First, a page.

Which Joe gave his name to ‘sloppy joes’? We look at five interesting sandwiches and their lexical origins.
- another term for trolley car
- ‘When someone is sitting next to you on the streetcar, then rises to take a single seat that opens up, should this offend you?’
- ‘Their fellow Muscovites taunted them on the sidewalks and on the streetcars, loudly criticizing their appearance, hurling insults at them, sometimes attacking them.’
- ‘I've often noticed the Market Street streetcars because they've returned a number of restored antique cars to operation.’
- ‘Every day hundreds of streetcars, buses and subway cars are dangerously overcrowded during rush hour, yet do their operators get charged?’
- ‘Toronto has a clean, efficient public transportation system composed of the subway, buses and streetcars.’
- ‘On Monday morning, Edmontonians woke up to find no streetcars or taxis operating, city hall closed and police and fire patrols limited.’
- ‘My opposition to the streetcars has five points.’
- ‘Gustafson said streetcars attract more urban development than bus routes.’
- ‘A half an hour or so later a young man disembarked from a streetcar and walked into the nearby Desplaines Police Station.’
- ‘But at least it's not like Toronto, where the streetcar or bus drivers don't carry any change.’
- ‘They also ride buses and streetcars carrying students to and from school.’
- ‘One goal is to increase the link between public transit and bikes, by attaching bike racks to buses and streetcars and installing secure parking facilities at subway and train stations.’
- ‘Both of these new lines used newly built streetcars designed to resemble the antique cars on the St. Charles line.’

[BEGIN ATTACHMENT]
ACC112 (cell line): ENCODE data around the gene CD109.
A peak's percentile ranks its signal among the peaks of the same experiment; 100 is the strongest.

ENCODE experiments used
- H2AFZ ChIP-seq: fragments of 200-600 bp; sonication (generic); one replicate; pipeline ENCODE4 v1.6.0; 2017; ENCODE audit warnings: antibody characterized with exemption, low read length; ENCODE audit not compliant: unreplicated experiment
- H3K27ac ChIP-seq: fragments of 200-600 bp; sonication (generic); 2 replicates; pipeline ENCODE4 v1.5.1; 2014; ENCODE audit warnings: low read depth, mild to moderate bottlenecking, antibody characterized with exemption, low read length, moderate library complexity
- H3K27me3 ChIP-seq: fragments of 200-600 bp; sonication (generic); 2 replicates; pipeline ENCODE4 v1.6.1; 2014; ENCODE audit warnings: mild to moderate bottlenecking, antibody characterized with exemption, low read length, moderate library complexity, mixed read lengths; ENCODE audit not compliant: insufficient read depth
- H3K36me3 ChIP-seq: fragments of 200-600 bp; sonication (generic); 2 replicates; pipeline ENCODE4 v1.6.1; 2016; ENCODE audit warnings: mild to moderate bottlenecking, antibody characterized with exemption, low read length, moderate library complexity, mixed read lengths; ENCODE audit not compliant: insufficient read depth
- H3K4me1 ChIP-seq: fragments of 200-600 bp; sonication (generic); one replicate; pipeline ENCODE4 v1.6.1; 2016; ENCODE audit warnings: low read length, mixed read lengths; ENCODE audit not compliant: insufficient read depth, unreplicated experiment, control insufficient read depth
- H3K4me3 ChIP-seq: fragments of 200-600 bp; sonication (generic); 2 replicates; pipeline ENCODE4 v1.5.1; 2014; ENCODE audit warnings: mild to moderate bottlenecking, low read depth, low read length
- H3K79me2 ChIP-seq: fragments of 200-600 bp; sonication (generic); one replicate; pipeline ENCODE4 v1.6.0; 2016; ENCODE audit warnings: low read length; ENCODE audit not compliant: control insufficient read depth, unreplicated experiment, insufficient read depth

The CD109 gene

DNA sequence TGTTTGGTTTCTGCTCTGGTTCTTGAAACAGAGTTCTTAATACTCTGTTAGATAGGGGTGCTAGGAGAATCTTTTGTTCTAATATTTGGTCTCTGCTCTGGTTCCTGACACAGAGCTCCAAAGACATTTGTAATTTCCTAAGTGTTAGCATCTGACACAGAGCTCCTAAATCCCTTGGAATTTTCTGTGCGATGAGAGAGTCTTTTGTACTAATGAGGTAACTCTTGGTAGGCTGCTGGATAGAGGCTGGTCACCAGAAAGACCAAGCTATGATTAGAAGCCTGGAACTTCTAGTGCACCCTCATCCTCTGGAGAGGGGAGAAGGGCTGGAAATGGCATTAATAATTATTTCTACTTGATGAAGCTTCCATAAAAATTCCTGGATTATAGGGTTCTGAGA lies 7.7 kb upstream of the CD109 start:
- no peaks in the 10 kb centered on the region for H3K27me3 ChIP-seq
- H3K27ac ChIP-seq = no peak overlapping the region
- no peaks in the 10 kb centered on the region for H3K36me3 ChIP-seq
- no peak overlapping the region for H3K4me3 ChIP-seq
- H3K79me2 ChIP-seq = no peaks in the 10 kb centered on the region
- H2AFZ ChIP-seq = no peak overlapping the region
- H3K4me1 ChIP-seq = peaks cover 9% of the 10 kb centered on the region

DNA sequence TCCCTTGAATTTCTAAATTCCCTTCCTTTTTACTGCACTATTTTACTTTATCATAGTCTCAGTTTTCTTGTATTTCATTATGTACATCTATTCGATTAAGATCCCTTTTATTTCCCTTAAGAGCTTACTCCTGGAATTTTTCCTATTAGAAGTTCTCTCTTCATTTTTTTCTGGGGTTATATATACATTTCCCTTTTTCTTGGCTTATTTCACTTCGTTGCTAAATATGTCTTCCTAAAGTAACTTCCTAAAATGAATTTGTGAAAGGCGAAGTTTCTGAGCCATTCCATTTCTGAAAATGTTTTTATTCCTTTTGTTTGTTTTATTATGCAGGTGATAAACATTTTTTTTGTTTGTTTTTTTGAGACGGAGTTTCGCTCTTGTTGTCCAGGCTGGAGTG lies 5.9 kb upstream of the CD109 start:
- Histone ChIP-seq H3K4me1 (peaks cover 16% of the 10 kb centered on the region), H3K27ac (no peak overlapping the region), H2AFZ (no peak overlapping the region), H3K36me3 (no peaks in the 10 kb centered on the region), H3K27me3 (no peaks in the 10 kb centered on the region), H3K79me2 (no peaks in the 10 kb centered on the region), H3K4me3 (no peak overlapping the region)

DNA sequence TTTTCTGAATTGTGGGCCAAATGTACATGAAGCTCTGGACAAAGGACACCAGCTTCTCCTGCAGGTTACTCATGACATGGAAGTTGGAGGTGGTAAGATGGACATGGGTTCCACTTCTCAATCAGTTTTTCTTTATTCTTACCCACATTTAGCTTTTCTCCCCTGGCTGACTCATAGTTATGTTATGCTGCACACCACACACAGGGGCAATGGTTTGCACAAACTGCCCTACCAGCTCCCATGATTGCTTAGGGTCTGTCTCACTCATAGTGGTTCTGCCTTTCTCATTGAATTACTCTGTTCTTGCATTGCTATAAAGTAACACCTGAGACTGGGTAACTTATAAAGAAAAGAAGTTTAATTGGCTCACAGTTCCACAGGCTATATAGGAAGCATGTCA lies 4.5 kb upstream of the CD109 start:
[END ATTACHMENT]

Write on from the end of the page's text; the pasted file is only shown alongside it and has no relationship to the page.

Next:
- ‘Maybe you sat watching the window because there was a pretty girl who always got off the streetcar when it stopped there after four.’
- ‘Electricity changed all that in the late 19th Century, powering streetcars and interurban cars connecting rural and urban areas throughout Canada.’
- ‘In the 1990 afternoon rush hour, there were 207 streetcars in service; in 2001, only 152, a drop of more than 25 per cent.’
- ‘This last detail reminds you why few really wept when the streetcars were replaced with buses.’
- ‘Although the streetcars have a historic ambience, the operators have modern equipment at their disposal, such as radios and telephones and more contemporary fare collection equipment.’
- ‘For example, city transportation in Tallinn includes buses, trolleys, and streetcars.’
- ‘I rode into the city by subway and saw the crowds of badge-sporting, flag-waving kids become denser, packing buses, streetcars, and roads closed for streaming parades of pilgrims on foot.’
We take a look at several popular, though confusing, punctuation marks.
From Afghanistan to Zimbabwe, discover surprising and intriguing language facts from around the globe.
The definitions of ‘buddy’ and ‘bro’ in the OED have recently been revised. We explore their history and increase in popularity.